I’ve been speaking, teaching, coaching, and writing about leadership for over a decade and have discovered that leaders who possess these common qualities are far more likely to limit their achievement and potential. When you choose to elevate your self-awareness and upgrade your mindset, your influence and impact will go far beyond what you can imagine. Don’t let these four common mindset mistakes stop you from making your mark. 

Belief that You are Superior

If you let your ego lead, you may be indulging a belief that you are more gifted in the brains, brawn, or beauty areas than others around you. Though you certainly have natural talents and attributes, a sense of entitlement or superiority can significantly limit your progress and potential. Precisely because you believe you are superior, your ego will look for evidence to prove you right and eliminate the opportunity to violate your constructed identity. As a result, you will make less effort and give up more easily when faced with a challenge.

Effective leaders may have natural gifts and talents but they don’t rely on their innate ability to lead. They make more effort than others and strive for constant improvement and growth. They look for ways to create opportunity rather than waiting for what they deserve to fall in their lap.

Work in Isolation

Though it’s important at times to protect your vision from the harsh glare of others, that doesn’t mean you should always do your work in isolation. If you are overly protective of your ideas you end up excluding others from contributing meaningfully to the development of creative solutions, new insight, and expansion of possibilities. When you choose to think, create, and problem solve in isolation or act aloof when criticized, you invite underdevelopment of ideas and missed opportunities.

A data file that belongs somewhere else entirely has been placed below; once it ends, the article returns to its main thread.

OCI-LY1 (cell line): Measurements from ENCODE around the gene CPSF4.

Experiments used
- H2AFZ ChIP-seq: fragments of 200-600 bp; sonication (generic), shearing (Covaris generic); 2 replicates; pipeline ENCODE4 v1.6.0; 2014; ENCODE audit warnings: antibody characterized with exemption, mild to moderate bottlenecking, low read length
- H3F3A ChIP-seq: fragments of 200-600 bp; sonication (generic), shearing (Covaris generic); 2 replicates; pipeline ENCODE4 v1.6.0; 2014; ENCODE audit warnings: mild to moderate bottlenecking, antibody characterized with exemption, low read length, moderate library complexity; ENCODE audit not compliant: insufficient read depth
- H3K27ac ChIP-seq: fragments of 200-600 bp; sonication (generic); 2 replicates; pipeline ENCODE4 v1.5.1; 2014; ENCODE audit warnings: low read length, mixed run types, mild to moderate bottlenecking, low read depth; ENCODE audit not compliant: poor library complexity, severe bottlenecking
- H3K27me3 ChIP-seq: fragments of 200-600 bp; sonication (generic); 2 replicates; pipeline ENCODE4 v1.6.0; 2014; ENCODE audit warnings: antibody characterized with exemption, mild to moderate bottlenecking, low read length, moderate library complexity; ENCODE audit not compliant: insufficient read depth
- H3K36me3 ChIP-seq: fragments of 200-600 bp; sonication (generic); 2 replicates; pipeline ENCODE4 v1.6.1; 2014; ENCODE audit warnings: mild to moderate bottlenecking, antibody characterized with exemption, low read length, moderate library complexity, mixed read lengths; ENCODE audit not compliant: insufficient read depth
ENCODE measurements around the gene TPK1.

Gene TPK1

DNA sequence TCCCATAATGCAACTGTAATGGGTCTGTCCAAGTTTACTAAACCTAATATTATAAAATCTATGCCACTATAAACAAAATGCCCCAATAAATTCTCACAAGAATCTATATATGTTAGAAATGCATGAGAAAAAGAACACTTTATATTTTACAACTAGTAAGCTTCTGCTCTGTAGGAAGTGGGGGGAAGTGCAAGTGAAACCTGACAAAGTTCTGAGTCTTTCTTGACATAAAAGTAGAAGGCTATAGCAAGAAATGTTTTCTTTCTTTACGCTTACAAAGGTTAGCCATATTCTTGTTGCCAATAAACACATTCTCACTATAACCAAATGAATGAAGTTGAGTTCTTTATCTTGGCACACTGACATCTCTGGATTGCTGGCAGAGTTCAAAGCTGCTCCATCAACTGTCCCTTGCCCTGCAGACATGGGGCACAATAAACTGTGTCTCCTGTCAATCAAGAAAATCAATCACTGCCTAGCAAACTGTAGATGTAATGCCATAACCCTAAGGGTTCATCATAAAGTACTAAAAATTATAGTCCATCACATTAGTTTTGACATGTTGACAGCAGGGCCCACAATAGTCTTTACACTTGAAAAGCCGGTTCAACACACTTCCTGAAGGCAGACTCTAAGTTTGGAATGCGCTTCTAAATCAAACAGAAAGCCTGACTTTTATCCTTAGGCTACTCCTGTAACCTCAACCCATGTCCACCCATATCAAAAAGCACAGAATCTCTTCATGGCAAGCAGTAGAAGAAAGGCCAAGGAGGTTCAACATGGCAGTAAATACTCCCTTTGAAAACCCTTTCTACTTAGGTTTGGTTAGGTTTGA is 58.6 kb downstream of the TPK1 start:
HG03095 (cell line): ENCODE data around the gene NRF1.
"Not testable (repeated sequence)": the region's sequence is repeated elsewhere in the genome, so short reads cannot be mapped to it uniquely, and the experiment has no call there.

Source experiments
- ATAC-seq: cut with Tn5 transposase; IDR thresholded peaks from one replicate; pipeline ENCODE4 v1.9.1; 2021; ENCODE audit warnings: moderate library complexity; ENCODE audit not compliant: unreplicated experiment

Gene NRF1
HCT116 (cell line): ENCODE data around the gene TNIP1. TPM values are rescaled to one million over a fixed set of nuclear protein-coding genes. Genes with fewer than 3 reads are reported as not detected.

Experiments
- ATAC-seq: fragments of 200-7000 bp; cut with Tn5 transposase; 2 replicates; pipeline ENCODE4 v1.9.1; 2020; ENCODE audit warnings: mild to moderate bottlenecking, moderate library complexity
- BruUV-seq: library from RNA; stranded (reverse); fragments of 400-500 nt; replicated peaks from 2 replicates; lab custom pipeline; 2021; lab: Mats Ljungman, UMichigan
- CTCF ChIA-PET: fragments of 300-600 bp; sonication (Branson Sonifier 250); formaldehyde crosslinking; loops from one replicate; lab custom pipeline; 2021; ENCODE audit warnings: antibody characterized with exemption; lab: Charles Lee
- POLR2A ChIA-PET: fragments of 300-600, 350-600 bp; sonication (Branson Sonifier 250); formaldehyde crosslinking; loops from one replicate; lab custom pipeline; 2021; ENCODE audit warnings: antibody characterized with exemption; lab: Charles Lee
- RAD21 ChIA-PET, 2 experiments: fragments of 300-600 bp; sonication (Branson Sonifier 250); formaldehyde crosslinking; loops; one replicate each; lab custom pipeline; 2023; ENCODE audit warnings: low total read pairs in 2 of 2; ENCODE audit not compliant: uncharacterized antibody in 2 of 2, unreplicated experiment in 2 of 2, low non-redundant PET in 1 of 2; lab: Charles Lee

The best leaders understand that we are better together and know how to accept feedback while developing and utilizing the skills and qualities of others. They nurture community and invite collaboration to improve the quality and direction of their work. They know what they stand for and are able to organize others around their mission and vision.

Blame, Complain, Justification

Have you ever failed to reach a goal and immediately blamed someone or something else for your result? When you spend time justifying why you did or didn’t do something, blaming someone or something else, or complaining about the circumstances that led to your failure, you waste time and energy on what’s already happened and keep yourself stuck in the mindset that success is beyond your control.

Strong leaders don’t waste time blaming others or external factors for results. They accept full responsibility for their own results and use failure as an opportunity to learn and grow. They don’t allow themselves to get sucked into the trap of complaining and instead leverage their energy to identifying new possible solutions or strategies to move forward. They don’t feel the need to justify their situation as they are constantly seeking feedback to help them move forward.

Attachment to Outcomes

We all get attached sometimes, but when your attachment turns to desperation, you get clingy. And nobody likes clingy. When you are desperate for achievement, you’ll mow down children and old ladies to get what you want without a second thought. Your energy repels others and creates a sense of anxiety and fear about what will happen if you don’t get what you want. This need for achievement at any cost stifles your creativity and sends the message to everyone else that you’re only in it for you.

Effective leaders have high energy around their intentions and know what they stand for but they understand that the outcome is a moving target. They aim high and course correct to improve their trajectory but don’t get caught up in whether or not they hit the target head-on. They understand instinctively that if they choose the best target, not meeting it still means achieving incredible results. And if they meet or exceed it, they know what’s possible and aim even higher the next time.

When you develop a leadership mindset, you let go of your ego’s need to look smart and focus instead on the possibility of what you can impact and create if you keep striving for growth and learning.